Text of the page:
If there’s one thing I hate more than slamming my finger in a rusty door, or stepping on a squeaky nail, it’s got to be incompetence in customer service. When I’m in a store inquiring about a product, your sales staff should know the answers to all my questions. Whatever happened to training the employees on the merchandise they are selling? When I worked in the Wal Mart Photo Lab, I took time every day to stand there reading the boxes of all the cameras. I learned what the best features were on every one of them, and was able to effectively compare and discuss intelligibly the best options for the customer. So if I go into Best Buy or Circuit City, why can I not expect someone working in the television department to do the same thing?
There’s nothing I hate more than asking someone a very specific question and having them look at the damn tag. Dude, I can do that myself. And already have. For instance, yesterday, I was in Micro Center, picking up an IDE/SATA I/O controller board for my home PC. I’ve troubleshot the problem down and determined that the root cause must be a bad IDE controller on my mother board. And since the computer I built is around three years old now, it’s a little outdated. It’s still a bad ass machine. I have a Pentium 4, and a good amount of RAM. But you know how quickly technology upgrades and supersedes itself. So my point is that it’s hard to find a socket 775 mother board that still supports the type of memory sticks I have. DDR2 is the new thing.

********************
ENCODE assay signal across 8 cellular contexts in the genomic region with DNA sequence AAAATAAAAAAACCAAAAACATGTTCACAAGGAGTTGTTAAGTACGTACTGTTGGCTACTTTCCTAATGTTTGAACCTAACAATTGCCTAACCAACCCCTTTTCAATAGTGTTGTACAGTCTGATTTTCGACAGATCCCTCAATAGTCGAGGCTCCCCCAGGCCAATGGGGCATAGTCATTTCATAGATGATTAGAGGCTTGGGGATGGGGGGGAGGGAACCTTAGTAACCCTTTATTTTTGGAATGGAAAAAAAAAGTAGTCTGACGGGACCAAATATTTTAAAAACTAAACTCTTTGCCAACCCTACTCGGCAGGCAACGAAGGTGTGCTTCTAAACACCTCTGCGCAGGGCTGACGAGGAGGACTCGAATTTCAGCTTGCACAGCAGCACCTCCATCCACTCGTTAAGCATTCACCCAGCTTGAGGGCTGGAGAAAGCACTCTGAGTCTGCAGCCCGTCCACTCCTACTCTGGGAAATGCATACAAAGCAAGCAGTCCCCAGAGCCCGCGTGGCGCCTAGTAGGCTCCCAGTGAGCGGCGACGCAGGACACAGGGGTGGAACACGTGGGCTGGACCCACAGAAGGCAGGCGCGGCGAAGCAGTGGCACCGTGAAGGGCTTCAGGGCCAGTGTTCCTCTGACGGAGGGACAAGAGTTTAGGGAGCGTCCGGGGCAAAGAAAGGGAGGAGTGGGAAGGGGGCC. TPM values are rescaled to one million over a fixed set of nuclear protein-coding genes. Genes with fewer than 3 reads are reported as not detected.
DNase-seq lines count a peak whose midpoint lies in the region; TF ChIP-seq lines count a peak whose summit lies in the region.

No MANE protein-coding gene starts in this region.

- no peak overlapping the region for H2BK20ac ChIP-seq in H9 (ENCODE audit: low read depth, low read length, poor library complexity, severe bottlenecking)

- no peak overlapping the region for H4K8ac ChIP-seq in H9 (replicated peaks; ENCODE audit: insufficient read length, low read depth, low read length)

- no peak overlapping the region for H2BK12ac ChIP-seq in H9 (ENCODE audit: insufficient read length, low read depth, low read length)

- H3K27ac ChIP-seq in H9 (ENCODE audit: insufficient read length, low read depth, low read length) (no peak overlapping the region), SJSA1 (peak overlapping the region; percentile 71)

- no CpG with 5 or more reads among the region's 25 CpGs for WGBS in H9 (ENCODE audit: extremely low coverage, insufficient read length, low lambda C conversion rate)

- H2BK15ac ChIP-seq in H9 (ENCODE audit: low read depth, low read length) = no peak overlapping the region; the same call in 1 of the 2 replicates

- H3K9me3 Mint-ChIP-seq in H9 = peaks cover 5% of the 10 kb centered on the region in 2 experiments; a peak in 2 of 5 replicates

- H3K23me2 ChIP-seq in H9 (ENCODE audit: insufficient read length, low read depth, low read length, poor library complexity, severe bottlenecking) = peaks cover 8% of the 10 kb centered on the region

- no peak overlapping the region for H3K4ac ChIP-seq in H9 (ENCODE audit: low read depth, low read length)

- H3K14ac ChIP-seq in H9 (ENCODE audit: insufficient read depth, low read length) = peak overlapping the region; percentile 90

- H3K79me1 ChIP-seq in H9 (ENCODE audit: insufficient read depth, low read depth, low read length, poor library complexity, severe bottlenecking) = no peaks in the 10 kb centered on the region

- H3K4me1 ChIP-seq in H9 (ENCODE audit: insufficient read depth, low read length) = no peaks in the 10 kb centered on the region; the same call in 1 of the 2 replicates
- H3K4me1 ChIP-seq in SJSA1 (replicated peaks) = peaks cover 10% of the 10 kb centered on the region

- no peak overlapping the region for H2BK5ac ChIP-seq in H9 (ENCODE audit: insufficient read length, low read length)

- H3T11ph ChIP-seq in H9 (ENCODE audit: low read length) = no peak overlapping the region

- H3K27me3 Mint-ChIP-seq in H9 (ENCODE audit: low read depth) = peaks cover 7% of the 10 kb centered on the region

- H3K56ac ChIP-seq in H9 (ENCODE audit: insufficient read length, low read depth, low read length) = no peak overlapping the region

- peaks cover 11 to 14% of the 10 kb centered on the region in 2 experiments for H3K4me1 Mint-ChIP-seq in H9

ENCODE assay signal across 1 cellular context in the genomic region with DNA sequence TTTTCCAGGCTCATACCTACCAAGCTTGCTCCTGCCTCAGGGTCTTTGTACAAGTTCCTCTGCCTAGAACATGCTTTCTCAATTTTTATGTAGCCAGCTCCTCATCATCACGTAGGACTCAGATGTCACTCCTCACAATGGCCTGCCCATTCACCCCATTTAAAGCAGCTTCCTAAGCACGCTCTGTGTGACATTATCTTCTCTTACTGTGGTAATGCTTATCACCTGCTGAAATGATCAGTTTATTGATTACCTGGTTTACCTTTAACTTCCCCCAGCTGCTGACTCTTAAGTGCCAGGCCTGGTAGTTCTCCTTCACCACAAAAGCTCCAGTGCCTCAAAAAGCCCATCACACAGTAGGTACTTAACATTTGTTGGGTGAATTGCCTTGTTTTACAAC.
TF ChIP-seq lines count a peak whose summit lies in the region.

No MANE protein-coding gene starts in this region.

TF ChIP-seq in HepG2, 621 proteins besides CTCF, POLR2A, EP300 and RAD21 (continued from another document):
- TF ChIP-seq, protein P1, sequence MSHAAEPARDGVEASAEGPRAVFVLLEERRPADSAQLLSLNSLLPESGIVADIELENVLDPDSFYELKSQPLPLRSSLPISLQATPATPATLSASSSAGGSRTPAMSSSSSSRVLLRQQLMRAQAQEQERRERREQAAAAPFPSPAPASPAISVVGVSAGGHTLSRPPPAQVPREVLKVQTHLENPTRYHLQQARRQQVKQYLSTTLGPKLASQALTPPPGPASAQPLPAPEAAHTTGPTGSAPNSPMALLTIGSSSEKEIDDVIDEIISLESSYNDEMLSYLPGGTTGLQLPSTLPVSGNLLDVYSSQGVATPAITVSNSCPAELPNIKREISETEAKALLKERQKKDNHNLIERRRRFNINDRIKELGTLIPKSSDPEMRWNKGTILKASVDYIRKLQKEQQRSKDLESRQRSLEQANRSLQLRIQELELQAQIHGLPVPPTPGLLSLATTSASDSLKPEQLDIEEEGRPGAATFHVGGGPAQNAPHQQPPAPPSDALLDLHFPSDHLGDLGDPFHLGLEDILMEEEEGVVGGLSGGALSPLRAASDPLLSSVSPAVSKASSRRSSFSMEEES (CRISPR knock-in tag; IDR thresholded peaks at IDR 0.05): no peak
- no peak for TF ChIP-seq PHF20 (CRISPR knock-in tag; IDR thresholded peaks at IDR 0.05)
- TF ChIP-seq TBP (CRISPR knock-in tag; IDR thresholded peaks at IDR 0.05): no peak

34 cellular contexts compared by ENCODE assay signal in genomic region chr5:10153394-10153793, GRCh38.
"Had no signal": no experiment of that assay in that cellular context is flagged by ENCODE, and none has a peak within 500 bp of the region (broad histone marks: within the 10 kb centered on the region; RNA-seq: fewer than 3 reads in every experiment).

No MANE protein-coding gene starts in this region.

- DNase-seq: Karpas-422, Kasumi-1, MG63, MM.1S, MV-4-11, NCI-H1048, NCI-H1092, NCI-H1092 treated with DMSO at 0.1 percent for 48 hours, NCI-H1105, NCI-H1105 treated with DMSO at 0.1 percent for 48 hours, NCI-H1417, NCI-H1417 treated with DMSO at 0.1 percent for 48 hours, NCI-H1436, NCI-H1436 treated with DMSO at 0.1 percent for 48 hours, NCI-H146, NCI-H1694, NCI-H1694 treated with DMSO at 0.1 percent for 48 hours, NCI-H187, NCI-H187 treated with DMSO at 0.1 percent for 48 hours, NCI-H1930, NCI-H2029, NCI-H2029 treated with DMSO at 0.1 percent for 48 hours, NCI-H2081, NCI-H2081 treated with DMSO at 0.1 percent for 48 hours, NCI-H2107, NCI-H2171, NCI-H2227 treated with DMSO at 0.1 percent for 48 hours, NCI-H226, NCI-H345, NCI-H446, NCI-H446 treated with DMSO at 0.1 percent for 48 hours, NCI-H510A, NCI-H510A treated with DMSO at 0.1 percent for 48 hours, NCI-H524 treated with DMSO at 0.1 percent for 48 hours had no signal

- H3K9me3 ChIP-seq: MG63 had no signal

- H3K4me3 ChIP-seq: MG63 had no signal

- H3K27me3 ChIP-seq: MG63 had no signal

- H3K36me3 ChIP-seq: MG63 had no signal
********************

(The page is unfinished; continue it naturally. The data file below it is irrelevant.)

Anyway, I determined that it would be easier (and much cheaper) for me to just add a new controller into one of my PCI slots – rather than replacing the whole mother board. If I did the latter, I’d have to buy new RAM and a new processor. F that noise. So I grabbed a combo card that supports IDE (which is the type of drive I have) and SATA. I also picked up a 500 GB SATA drive, because I’m excited about moving along and using this new architecture. It’s faster and more reliable. Plus it’s 2008, doodz. IDE is so 1995.
I don’t expect you to all understand what all this bullshit is. That’s not the point. I’m not trying to use all these terms to confuse anyone. Just suffice it to say I know enough to be able to shop without much assistance from the sales staff. But I did have one little question. I had picked up a SATA II drive from the shelf. And the combo I/O board I’d grabbed said SATA. Clearly, there’s a difference between SATA and SATA II. So I asked the sales guy if the SATA II drive would work on the SATA controller. He starts looking at the bullets on the front of the box. “Well it says SATA here. But I don’t see any SATA ports on it. That looks like an IDE slot!”
“Yeah, it’s a combo board. Don’t worry about that. I need that IDE slot,” I told him. “Oh, okay.” And then I said, “Alls I need to know is if this card will support this drive.” And he said, “I’m not sure. Let’s see. Are you going to use RAID 0 or 1?”